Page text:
The narrative is in-keeping with the visuals through the whimsical romantic tale between Su-ni and Cheol-su, developing their innocent love naturally through an assortment of comical and emotional scenes. There are also elements of fun silliness to the proceedings with Cheol-su as a half-man/half-wolf which are a natural fit within the sub-genre, but may turn some audiences off. Yet this conveys the sense that the film doesn’t take itself too seriously, adding a light-hearted approach amongst the variety of fairy tale attributes it contains. The fanciful nature does mean however that the impact of social critiques of the ignorance towards war orphans and governmental responsibility are somewhat undermined for the sake of brevity, with the farcical nature of officials belying their statuses as the real monsters within society.
Su-ni and Cheol-su become closer
Yet the real ‘monster’ within A Werewolf Boy is spoilt wannabe tycoon Ji-tae, superbly performed by Yoo Yeon-seok. His interpretation of the villainy and arrogance of Ji-tae is incredibly compelling, while his dark clothes and over-zealous yuppie fashion style contribute greatly to the characterisation. Ji-tae’s lust for Su-ni and jealousy regarding Cheol-su forges the classic love triangle at the center of the narrative. Yet this area features one of the film’s biggest weaknesses, as while Su-ni and Ji-tae are developed well the same cannot be said for werewolf boy Cheol-su, perplexing given his status as the titular character. While Su-ni’s innocence and compassion – wonderfully conveyed by Park Bo-yeong – are tested and strengthened, and Ji-tae’s bitterness and resentment grow and fester, Cheol-su generally continues to growl and appear sorrowful. Song Joong-ki does well in expressing emotional distress without the aid of language, yet his role is highly limited within the narrative which is a source of frustration. This underdevelopment, which is also applicable to the (all-too-brief) government officials, results in a finale that is not as strong as it could have been in terms of both romanticism and symbolism. That said, it is during the resolution that Cheol-su finally takes center stage and attempts to fulfill his potential, yet the film is very much Su-ni’s and it is a delight to see a narrative structured around an interesting and fun female protagonist.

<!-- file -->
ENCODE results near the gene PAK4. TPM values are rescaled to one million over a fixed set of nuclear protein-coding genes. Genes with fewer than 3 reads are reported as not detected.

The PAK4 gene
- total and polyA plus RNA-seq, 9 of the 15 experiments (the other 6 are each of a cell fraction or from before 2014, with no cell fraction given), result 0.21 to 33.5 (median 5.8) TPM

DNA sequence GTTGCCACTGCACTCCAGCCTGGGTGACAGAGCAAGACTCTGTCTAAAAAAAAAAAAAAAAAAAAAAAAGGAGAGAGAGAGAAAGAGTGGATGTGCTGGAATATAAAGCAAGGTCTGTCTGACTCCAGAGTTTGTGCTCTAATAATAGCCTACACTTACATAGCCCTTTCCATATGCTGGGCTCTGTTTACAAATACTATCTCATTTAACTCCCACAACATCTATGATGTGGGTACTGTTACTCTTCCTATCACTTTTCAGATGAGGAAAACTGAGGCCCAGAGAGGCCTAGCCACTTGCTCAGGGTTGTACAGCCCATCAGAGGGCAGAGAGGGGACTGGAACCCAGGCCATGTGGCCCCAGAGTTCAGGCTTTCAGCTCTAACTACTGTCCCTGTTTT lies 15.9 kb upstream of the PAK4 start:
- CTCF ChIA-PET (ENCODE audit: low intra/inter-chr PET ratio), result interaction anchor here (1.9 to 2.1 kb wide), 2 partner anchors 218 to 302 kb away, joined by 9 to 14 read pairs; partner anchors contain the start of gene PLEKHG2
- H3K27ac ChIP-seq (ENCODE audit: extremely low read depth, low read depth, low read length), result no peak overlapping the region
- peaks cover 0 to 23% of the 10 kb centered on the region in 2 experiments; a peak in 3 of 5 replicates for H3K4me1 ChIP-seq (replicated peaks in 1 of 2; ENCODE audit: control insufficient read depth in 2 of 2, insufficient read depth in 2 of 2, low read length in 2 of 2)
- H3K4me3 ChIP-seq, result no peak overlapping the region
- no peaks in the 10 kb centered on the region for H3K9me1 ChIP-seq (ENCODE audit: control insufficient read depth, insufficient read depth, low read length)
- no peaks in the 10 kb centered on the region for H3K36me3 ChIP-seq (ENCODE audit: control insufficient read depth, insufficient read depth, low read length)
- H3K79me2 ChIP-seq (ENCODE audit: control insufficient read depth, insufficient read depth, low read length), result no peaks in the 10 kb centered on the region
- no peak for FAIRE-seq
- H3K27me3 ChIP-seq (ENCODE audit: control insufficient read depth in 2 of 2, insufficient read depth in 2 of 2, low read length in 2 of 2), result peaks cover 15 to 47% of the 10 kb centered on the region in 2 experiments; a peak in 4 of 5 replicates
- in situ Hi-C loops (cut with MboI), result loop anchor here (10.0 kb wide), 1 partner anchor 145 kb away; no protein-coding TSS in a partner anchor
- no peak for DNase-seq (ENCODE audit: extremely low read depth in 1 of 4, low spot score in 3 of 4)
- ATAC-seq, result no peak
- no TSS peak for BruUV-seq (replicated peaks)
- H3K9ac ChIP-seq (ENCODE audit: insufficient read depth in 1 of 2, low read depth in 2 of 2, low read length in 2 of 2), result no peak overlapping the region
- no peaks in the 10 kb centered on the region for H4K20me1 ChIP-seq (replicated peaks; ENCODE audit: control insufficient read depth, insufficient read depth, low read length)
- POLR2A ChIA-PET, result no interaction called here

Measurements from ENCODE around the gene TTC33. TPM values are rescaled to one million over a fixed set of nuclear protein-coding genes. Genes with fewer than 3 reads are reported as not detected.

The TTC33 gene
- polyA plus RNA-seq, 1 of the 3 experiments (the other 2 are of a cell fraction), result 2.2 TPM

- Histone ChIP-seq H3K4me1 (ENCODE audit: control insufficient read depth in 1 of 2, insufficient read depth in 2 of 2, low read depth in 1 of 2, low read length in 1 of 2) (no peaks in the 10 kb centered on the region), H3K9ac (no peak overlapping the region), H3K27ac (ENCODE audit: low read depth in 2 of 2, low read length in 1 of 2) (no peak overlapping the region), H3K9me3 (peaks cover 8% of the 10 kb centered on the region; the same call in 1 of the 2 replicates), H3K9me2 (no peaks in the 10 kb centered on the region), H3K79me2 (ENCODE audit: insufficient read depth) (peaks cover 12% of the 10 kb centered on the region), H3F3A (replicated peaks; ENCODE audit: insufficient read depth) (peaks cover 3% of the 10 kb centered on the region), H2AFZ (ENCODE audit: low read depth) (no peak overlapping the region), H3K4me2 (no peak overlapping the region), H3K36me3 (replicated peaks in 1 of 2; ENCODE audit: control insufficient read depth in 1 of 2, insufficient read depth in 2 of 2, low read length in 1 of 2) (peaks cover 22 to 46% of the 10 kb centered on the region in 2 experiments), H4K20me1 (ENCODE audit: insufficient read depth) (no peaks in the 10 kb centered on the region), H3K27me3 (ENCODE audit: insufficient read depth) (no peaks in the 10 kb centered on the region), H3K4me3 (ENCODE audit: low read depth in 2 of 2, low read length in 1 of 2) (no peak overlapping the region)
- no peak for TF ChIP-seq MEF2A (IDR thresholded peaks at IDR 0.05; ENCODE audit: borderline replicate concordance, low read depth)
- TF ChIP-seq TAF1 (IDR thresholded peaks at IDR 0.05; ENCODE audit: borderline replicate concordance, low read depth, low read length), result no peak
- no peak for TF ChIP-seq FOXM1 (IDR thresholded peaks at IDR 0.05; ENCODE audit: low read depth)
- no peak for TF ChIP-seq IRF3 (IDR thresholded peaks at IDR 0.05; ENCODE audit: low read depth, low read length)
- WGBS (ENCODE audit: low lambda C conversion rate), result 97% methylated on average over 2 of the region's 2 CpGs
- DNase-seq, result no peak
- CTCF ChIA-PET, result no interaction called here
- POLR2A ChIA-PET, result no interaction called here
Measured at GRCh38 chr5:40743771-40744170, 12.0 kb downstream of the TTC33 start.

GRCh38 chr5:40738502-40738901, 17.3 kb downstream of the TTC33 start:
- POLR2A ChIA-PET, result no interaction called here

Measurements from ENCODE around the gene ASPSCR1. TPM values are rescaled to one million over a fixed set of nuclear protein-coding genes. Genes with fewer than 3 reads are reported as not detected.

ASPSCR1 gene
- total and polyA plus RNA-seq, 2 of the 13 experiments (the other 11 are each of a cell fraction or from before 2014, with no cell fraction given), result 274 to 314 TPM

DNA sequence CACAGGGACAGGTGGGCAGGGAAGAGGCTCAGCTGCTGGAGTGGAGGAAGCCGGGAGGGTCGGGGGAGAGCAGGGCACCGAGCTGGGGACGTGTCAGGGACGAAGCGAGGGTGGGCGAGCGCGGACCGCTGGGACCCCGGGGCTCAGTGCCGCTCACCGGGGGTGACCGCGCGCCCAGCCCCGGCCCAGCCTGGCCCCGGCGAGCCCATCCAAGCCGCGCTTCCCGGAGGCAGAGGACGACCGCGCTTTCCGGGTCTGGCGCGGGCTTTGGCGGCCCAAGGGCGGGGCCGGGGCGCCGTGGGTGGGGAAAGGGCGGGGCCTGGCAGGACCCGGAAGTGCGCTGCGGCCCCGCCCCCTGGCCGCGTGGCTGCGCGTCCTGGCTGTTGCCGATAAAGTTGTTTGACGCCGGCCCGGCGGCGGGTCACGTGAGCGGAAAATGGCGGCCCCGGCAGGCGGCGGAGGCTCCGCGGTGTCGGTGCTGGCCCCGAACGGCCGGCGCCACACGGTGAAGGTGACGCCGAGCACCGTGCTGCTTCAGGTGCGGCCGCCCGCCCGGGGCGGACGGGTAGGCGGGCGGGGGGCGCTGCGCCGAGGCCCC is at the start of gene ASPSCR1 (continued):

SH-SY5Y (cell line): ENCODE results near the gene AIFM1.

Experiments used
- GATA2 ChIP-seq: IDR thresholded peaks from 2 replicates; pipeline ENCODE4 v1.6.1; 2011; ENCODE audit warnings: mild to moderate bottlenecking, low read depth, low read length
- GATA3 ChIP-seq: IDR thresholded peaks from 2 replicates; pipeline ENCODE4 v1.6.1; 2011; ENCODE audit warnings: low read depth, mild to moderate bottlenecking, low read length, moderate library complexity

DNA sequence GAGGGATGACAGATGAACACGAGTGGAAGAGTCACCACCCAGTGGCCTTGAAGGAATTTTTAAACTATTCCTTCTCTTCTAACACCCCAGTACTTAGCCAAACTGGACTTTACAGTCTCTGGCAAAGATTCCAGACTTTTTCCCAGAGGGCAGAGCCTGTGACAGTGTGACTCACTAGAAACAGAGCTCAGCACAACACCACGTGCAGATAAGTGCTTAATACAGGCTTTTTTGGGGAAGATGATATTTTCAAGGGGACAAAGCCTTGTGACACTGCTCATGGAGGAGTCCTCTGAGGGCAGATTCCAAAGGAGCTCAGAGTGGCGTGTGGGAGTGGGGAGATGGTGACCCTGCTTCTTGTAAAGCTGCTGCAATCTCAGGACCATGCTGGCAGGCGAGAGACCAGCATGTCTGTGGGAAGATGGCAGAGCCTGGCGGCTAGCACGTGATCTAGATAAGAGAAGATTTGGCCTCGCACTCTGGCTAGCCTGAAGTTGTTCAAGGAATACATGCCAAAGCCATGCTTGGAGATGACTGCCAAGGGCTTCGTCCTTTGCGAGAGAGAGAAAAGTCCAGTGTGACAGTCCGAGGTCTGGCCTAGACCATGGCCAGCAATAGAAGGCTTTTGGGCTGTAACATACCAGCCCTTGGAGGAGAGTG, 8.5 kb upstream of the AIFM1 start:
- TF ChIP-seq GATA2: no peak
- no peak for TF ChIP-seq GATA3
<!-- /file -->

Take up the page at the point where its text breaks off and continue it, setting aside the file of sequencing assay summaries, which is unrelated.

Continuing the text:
The villainous Ji-tae plots his rival’s downfall
A Werewolf Boy is a beautifully shot, visually stunning fairy tale and a genuine testament to writer/director Jo Sung-hee’s style. The use of colour, lighting and composition work harmoniously together in conveying a wondrous nostalgic tale of innocence and love, ably performed by the cast. While certain protagonists are a tad underdeveloped, A Werewolf Boy is an engaging, highly enjoyable and delightful fable.